We wanted to share this valuable article from NPR with our readers concerning why American schools don't have enough money. Simply put, the answer lies in the method though which schools receive most of their funding: local property taxes.
In areas where property taxes are high, or where there are a large number of property owners who are successful in local business, or own homes that are appraised at high values, the income stream is greater than in poorer districts where residents either don't own their homes or own homes of lower value, and where local businesses do not generate much tax revenue.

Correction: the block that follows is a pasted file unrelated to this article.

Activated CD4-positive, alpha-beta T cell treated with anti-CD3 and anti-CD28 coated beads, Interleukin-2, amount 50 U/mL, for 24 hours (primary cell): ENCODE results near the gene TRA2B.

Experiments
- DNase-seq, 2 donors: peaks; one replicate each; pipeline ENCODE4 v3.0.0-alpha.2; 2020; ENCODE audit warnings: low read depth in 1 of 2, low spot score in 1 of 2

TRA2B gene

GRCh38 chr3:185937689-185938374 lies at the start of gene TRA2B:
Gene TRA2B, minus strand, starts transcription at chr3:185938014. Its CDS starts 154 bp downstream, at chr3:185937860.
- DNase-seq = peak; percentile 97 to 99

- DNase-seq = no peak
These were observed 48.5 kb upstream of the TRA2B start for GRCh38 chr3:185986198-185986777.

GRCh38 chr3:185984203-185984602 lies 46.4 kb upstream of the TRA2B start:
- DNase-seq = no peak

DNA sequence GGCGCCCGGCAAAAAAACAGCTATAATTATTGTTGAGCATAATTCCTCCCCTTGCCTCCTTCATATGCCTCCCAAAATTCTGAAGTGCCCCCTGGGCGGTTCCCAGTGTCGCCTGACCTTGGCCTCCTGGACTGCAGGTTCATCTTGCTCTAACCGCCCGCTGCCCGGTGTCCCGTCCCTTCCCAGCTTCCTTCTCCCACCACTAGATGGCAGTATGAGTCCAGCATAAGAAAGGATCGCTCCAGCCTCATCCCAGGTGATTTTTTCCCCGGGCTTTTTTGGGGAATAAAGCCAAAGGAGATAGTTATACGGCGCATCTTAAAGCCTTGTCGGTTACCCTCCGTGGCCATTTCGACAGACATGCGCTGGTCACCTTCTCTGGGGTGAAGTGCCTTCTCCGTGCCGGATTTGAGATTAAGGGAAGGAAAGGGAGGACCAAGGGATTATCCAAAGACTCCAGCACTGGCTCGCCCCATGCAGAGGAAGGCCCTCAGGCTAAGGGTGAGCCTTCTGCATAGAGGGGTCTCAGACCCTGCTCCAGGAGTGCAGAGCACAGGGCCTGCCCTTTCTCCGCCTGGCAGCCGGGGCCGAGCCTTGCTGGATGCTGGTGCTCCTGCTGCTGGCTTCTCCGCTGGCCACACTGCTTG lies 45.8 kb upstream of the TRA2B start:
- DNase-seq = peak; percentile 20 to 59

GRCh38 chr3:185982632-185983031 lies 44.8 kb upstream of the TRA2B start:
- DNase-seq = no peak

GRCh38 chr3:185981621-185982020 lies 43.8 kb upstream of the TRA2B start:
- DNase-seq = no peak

For the past six months, NPR's Ed team and 20 member stations have explored why the income for neighboring school districts is so disparate. The "School Money" project researches how states pay for public education and why so many schools are not meeting the needs of the most vulnerable students.
On average, New York, Alaska, and Wyoming each spent more than $17,000 per student in 2013, while California, Oklahoma and Nevada spent roughly half that. NPR has a table on their site where you can look up your own state's information for per student spending.
Find out more on the NPR website as they explore this "School Money" problem in a three part series.
Pat Wyman is a college professor, best-selling author of several books, founder of HowToLearn.com, neurosicence expert and known as America's Most Trusted Learning Expert.